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Brazil Travel & Holiday Tips
 
 
 
 
 

Rio de Janeiro

Known as the cidade maravilhosa (the marvelous city), Rio has one of the most beautiful settings in the world. The city’s spectacular harbour is dominated by the famous rocky outcrop, Pão de Açúcar (Sugar Loaf), and, further up, the Corcovado (Hunchback) peak, rising 709m (2326ft) above the Baía de Guanabara and providing the focal point for the classic Rio skyline. The Cristo Redentor (Christ the Redeemer) statue stands on top of Corcovado. Pão de Açúcar can be reached by two cable cars ascending 396m (1300ft) above Rio and the Baía de Guanabara (one leaves approximately every 30 minutes). Flocks of tourists arriving by tour buses can sometimes spoil the view, so visitors should avoid the busiest times (between 1000-1100 and 1400-1500). The Corcovado peak is located within the Parque Nacional da Tijuca, and is accessible by cog train (leaving from the Rua Cosme Velho). From the top there are magnificent views of Rio. Taxis also take visitors up to the peak and driving there will take up to an hour. Rio’s other landmarks are its numerous beaches, most notably the infamous Copacabana and Ipanema. Beach life is a ritual in Brazil and different beach sections reflect different ways of life and fashions. The Girl from Ipanema beach is particularly popular with young people and is located at Posto Nine in Ipanema. Owing to strong waves and undertows, swimming off Ipanema can be dangerous. Rio’s other main beaches include Arpoador, Barra da Tijuca, Botafogo, Flamengo, Leblon, Leme, Pepino and Vidigal.

Rio has many interesting museums, including the Museu Histórico Nacional, located in the São Tiago Fortress. The Museu de Arte Moderna do Rio de Janeiro contains Brazil’s most important collection of modern art. The Museu de Arte Contemporânea de Niterói, designed by famous architect Oscar Niemeyer and overlooking Boa Viagem beach, showcases contemporary Brazilian art. The Museu do Folclore Edison Carneiro displays folk art and art naif. The Museu do Índio contains some 14,000 objects made by Brazilian Indians and is one of the nation’s most important Indian heritage museums. The Museu da República is set in the well-restored Palácio do Catete and reveals a fascinating insight into Brazilian history.

São Paulo

The view from the top of São Paulo’s tallest building, the Edificio Italiano reveals South America’s largest city (over 10 million inhabitants) and Brazil’s financial, commercial and industrial heartland. Famed throughout the continent for its abundant nightlife and shopping, São Paulo’s rapidly growing population resides in a sprawling urban maze characterized by perpetual traffic jams and a chronic lack of space. While São Paulo’s concrete jungle is a far cry from the color and charm of other Brazilian cities, there are some cultural attractions on offer, notably the MASP – Museu de Arte de São Paulo with an internationally renowned collection of impressionist paintings (with works by Van Gogh and Degas amongst many others).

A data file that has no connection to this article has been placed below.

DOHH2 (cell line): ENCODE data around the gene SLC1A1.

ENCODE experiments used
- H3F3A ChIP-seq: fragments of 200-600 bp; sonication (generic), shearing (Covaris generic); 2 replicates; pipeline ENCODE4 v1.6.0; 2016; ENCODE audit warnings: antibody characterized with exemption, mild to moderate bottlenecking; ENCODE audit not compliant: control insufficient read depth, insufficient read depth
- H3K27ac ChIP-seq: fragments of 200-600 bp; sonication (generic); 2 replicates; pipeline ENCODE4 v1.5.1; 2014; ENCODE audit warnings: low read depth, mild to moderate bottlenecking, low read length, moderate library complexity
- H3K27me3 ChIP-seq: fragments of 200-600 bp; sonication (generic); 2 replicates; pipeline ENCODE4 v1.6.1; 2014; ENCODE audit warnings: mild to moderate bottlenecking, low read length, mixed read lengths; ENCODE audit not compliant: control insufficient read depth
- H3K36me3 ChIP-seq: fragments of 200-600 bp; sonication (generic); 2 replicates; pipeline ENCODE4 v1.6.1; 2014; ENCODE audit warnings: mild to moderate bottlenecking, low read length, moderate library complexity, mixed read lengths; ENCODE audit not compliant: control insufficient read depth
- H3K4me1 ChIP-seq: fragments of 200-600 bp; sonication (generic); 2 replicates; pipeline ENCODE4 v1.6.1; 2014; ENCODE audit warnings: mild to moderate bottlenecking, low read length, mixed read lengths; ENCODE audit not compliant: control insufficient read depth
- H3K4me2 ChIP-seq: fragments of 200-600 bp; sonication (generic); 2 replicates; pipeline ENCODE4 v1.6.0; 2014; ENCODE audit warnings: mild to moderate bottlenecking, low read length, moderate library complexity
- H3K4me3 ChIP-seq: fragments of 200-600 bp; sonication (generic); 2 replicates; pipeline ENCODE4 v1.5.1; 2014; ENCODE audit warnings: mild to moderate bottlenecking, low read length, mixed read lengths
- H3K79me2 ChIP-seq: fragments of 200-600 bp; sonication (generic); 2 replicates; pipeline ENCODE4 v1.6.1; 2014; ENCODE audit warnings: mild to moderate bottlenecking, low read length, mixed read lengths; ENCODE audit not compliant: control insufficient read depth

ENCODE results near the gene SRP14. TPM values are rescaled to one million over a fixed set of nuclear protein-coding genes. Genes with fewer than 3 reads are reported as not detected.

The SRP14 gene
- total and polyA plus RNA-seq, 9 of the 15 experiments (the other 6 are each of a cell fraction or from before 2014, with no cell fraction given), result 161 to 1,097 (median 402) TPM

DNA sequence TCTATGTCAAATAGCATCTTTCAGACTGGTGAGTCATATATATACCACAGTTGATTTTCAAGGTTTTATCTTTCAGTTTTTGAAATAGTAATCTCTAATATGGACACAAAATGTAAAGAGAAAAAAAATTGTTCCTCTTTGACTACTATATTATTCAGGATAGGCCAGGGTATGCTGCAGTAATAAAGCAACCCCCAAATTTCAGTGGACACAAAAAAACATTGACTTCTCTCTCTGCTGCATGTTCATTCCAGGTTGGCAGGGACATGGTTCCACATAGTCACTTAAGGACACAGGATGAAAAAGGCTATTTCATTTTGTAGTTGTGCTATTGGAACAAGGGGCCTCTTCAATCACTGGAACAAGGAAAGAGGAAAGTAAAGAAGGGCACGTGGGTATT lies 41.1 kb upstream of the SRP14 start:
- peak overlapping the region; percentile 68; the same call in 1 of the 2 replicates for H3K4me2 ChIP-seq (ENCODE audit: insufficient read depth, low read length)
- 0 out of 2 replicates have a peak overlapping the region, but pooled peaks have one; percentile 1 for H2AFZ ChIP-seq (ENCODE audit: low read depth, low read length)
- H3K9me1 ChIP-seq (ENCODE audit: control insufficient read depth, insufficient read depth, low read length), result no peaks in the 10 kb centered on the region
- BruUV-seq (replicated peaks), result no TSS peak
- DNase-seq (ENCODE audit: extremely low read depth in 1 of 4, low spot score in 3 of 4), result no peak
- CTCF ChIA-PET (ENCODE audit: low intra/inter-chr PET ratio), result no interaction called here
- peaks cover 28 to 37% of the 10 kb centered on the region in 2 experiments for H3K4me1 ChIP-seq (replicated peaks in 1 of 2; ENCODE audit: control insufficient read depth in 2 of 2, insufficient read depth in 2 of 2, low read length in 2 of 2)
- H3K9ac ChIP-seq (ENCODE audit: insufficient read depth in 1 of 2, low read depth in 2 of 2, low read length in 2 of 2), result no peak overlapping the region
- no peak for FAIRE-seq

The Brazilian Northeast

The Northeast of Brazil is famed for its beautiful beaches and distinct history and folklore. Known as the ‘Golden Coast’, this region contains the states of Alagoas, Bahia, Ceará, Maranhão, Paraíba, Pernambuco, Piauí, Rio Grande do Norte and Sergipe.

Salvador da Bahia

The state capital is split into upper and lower sections. Cidade Alta, the heart of the old city, is perched at the top of a 50m-high cliff, linked to Cidade Baixa by steep streets, a funicular railway and the marvelous Art-Deco Elevador Lacerdo. The majority of Salvador’s museums, palaces and churches are concentrated within Cidade Alta and thus the city is ideal for exploring on foot. This UNESCO World Heritage Site boasts a staggering number of churches, including the impressive Church of São Francisco and the fascinating Church of Bonfim, where middle-class matrons rub shoulders with the peasantry as they gather to worship. However, religion in Bahia is not limited to the established church. The state’s African legacy extends to candomble, a fusion of African and Catholic religions. Candomble followers dress in white and honour hundreds of native deities in terreiros (or cult houses) all over the city, it is possible to witness ceremonies as some terreiros accept visitors as long as they dress accordingly and are respectful.

Salvador has some of the best museums in Brazil and next to the opulent Catedral Basilica is the Museu Afro-Brasileiro, a fascinating insight into afro-Brazilian culture, with sections on candomble, capoeira and Carnaval. Other interesting museums include the Casa de Jorge Amado, Bahia’s best-known novelist, the Museu da Cidade and the Museu de Arte Sacra, the latter housed in a 17th-century convent.

Avid shoppers should head for the Mercado Modelo for a wide variety of goods including many examples of local handicrafts. The local cuisine (comida bahiana) is among the best in Brazil, focusing on rich African flavours.

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